Register for an account

X

Enter your name and email address below.

Your email address is used to log in and will not be shared or sold. Read our privacy policy.

X

Website access code

Enter your access code into the form field below.

If you are a Zinio, Nook, Kindle, Apple, or Google Play subscriber, you can enter your website access code to gain subscriber access. Your website access code is located in the upper right corner of the Table of Contents page of your digital edition.

Environment

Greenhouse Gases, Meet Your Worst Nightmare: Plankton

ocean-steam220.jpg

Newsletter

Sign up for our email newsletter for the latest science news

Call it a happy accident: Phytoplankton in tropical areas of the Atlantic Ocean may be helping to break down greenhouse gases. After analyzing data gathered by airplane and in a lab at Cape Verde, a chain of Atlantic islands not far from West Africa, a team of British researchers was pleased but puzzled to find that ozone in the atmosphere near the islands had decreased 50 percent more than climate modelers had predicted. The reason, they think, is that phytoplankton produce chemicals like bromine monoxide and iodine monoxide that get pulled up into the atmosphere by all the water vapor that evaporates in a hot climate like Cape Verde. Once aloft in the low atmosphere, these chemicals can break apart ozone molecules. Not only that, says Alastair Lewis, of the U.K.'s National Centre for Atmospheric Science, but the byproducts of that first chemical reaction then broke down methane, a much worse greenhouse gas than carbon dioxide, into non-harmful components. Ozone is three atoms [strike]molecules[/strike] of oxygen, O3, but some chemicals can break up that trio and steal one oxygen atom, leaving O2, which is just plain old atmospheric oxygen. That's how CFCs harm the ozone layer, and why the Montreal Protocol of 1987 phased them out. The plankton-produced chemical in this study might be destroying ozone in the same way, Lewis says, but helping us instead of hurting. While ozone high up in the ozone layer protects us from the sun's ultraviolet radiation, ozone in the lower atmosphere is a greenhouse gas contributing to global warming. The study brings good news, Lewis says, but he wants to keep it in perspective—if the amount of fossil fuel-created nitrogen oxides coming to the Cape Verde area increased slightly, it could offset this greenhouse reduction. But it's nice to hear some good climate news for a change, however small. And John Plane from the University of Leeds, another study participant, said that ozone destruction over the ocean could be happening in other parts of the world. So this study represents a win and a loss: We still have a long way to go in understanding the working of the atmosphere, but at least somewhere in the world the greenhouse gas concentrations aren't going up. Image: iStockphoto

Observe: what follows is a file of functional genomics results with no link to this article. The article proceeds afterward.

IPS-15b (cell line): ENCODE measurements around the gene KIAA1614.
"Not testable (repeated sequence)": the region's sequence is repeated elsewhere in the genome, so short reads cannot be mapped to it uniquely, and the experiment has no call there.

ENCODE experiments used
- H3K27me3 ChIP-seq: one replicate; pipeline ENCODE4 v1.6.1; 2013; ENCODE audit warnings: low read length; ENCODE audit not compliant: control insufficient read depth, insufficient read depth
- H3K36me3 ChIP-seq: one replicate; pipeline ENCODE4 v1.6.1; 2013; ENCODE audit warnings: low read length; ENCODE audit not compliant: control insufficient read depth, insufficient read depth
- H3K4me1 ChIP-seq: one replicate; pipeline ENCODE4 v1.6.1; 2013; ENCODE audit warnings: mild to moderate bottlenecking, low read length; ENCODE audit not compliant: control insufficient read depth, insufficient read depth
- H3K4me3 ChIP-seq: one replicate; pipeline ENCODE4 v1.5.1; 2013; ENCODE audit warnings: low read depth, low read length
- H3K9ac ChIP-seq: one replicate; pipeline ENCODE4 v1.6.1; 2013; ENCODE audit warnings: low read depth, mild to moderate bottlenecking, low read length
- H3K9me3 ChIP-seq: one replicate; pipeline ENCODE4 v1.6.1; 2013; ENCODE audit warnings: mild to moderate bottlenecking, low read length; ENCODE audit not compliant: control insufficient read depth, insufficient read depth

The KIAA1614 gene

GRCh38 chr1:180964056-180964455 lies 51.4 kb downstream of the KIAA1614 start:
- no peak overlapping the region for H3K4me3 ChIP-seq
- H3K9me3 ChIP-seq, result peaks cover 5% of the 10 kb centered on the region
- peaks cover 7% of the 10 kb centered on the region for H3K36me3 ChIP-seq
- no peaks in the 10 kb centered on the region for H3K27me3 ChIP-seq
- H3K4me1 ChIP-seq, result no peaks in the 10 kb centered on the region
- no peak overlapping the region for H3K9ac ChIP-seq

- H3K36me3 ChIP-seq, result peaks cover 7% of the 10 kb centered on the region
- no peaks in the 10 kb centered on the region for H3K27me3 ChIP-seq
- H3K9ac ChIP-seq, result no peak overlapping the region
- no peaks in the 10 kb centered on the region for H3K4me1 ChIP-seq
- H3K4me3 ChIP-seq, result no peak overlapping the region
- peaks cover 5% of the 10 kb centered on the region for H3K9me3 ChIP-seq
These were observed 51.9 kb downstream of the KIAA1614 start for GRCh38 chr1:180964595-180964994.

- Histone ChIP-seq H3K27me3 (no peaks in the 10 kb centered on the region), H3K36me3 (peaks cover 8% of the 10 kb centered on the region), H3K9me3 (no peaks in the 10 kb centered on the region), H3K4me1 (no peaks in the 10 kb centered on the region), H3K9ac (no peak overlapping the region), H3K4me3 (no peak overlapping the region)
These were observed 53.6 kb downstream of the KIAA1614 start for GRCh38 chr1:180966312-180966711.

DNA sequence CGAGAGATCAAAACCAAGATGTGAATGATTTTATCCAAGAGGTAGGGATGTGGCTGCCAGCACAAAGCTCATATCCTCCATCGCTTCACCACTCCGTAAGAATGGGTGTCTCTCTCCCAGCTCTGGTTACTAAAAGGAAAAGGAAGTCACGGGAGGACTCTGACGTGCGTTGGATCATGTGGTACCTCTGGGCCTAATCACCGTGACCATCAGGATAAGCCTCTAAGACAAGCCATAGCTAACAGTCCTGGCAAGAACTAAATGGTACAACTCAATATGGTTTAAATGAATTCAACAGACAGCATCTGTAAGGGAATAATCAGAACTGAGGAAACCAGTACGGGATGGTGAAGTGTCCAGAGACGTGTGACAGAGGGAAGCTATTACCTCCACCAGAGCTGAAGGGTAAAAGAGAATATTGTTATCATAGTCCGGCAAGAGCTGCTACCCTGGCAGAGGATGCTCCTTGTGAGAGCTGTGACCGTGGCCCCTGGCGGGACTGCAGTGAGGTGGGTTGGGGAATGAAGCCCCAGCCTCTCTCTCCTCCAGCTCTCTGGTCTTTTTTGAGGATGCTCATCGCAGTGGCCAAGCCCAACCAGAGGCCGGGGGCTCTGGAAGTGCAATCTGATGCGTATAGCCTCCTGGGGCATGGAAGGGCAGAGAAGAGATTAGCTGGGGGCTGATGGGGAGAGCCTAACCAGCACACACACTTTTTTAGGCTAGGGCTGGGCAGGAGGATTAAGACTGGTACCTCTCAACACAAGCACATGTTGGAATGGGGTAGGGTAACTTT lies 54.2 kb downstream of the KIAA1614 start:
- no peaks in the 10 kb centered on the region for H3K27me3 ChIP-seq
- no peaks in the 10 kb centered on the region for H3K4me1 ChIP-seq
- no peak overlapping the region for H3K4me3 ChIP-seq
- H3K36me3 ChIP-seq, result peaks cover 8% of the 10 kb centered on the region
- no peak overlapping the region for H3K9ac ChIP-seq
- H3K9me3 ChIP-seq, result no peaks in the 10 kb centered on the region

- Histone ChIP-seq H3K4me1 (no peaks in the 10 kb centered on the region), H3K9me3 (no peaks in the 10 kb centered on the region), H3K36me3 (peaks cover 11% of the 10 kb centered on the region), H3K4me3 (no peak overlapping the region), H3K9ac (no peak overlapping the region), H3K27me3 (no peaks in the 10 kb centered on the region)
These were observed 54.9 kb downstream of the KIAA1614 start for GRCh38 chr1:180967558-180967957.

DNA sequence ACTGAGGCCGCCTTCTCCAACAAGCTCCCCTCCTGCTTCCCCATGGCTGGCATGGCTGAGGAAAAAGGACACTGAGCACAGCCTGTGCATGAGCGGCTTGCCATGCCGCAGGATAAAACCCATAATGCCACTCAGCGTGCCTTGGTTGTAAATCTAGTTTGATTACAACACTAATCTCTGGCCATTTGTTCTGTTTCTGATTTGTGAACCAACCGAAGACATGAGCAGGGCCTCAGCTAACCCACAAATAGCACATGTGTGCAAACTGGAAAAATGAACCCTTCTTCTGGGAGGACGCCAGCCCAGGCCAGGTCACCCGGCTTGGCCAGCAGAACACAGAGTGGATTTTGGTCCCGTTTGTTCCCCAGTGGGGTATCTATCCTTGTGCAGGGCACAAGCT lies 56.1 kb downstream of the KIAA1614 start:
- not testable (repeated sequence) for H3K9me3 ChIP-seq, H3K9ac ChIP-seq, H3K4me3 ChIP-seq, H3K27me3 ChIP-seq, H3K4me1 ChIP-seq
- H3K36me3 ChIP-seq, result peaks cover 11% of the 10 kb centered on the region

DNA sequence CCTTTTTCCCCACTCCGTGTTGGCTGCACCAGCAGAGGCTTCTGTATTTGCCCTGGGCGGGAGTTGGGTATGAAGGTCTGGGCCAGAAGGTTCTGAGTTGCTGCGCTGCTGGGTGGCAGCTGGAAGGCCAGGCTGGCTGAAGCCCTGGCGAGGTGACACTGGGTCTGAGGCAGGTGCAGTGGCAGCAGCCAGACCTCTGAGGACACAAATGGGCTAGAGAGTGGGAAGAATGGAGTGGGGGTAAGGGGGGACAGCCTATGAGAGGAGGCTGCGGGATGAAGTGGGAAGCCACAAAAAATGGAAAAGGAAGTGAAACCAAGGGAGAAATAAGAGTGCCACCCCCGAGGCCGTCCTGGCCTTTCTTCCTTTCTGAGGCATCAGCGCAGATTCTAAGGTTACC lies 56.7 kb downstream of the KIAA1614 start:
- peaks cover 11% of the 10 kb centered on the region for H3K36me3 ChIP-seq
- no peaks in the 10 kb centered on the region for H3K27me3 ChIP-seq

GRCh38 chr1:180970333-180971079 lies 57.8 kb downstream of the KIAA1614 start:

2 Free Articles Left

Want it all? Get unlimited access when you subscribe.

Subscribe

Already a subscriber? Register or Log In

Want unlimited access?

Subscribe today and save 70%

Subscribe

Already a subscriber? Register or Log In